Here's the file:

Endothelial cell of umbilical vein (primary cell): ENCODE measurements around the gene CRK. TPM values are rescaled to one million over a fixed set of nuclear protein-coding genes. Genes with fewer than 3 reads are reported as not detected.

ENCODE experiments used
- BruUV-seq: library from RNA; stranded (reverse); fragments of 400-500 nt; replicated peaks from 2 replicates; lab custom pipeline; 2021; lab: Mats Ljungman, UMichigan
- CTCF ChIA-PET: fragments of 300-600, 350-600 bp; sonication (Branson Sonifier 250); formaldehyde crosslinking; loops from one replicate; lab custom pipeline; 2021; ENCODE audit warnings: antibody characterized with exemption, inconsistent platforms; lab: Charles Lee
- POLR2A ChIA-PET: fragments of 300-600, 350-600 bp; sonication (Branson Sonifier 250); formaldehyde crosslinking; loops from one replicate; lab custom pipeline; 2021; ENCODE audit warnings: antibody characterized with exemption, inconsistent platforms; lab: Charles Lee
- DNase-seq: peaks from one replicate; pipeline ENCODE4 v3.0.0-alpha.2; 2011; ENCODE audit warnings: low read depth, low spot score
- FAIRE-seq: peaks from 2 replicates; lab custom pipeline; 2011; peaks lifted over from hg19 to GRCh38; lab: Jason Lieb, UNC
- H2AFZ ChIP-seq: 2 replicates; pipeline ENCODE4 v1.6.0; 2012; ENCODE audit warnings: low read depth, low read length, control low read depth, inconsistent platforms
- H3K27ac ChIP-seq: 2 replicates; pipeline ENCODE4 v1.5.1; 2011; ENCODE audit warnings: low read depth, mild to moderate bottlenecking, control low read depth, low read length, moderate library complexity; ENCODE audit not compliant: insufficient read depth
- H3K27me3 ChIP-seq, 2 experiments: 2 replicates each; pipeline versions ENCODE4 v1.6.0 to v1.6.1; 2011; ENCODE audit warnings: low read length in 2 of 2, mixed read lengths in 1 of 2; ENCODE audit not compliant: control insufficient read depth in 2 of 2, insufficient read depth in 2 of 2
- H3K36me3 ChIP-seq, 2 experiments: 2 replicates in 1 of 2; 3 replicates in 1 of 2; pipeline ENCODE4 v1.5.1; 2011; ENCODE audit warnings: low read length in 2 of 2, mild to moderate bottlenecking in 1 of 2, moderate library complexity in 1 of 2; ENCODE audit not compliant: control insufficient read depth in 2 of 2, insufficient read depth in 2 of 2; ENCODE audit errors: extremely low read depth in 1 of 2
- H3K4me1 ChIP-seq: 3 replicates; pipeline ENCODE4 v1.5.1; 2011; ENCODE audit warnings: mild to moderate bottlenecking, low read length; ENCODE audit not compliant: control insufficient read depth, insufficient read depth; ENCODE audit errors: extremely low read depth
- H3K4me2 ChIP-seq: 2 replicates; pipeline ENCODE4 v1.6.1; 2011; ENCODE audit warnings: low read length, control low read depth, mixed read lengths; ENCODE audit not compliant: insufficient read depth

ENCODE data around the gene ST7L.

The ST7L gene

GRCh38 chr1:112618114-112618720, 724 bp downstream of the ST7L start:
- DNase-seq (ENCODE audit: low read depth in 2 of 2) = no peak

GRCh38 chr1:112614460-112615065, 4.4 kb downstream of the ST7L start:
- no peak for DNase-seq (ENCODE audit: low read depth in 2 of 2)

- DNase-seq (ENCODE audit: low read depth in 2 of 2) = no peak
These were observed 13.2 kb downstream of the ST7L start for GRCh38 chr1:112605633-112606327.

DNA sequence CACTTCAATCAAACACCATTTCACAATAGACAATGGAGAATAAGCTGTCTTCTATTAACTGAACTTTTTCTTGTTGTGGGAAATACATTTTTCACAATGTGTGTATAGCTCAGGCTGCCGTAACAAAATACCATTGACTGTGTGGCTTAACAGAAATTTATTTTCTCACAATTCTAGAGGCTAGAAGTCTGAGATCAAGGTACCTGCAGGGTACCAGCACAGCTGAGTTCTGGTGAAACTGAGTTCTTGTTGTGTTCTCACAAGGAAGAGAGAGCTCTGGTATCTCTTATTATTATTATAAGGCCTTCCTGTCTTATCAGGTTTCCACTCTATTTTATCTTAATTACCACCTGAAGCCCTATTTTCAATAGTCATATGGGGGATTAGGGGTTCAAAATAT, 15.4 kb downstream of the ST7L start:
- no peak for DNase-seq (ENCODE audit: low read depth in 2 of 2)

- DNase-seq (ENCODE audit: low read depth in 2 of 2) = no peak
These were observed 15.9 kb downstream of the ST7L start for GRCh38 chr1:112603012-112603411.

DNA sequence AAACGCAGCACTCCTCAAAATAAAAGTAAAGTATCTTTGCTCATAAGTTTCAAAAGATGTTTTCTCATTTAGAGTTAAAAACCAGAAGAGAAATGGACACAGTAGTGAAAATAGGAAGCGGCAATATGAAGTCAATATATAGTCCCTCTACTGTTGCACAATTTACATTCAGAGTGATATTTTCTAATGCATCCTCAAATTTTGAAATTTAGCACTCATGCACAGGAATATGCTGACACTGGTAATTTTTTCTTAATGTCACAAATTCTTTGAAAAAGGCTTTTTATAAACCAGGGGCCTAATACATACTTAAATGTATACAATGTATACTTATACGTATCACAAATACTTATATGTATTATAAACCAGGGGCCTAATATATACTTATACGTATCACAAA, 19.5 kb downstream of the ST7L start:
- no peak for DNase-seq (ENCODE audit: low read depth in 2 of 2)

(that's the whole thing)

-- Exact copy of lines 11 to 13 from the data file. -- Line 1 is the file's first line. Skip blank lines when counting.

- H3K36me3 ChIP-seq, 2 experiments: 2 replicates in 1 of 2; 3 replicates in 1 of 2; pipeline ENCODE4 v1.5.1; 2011; ENCODE audit warnings: low read length in 2 of 2, mild to moderate bottlenecking in 1 of 2, moderate library complexity in 1 of 2; ENCODE audit not compliant: control insufficient read depth in 2 of 2, insufficient read depth in 2 of 2; ENCODE audit errors: extremely low read depth in 1 of 2
- H3K4me1 ChIP-seq: 3 replicates; pipeline ENCODE4 v1.5.1; 2011; ENCODE audit warnings: mild to moderate bottlenecking, low read length; ENCODE audit not compliant: control insufficient read depth, insufficient read depth; ENCODE audit errors: extremely low read depth
- H3K4me2 ChIP-seq: 2 replicates; pipeline ENCODE4 v1.6.1; 2011; ENCODE audit warnings: low read length, control low read depth, mixed read lengths; ENCODE audit not compliant: insufficient read depth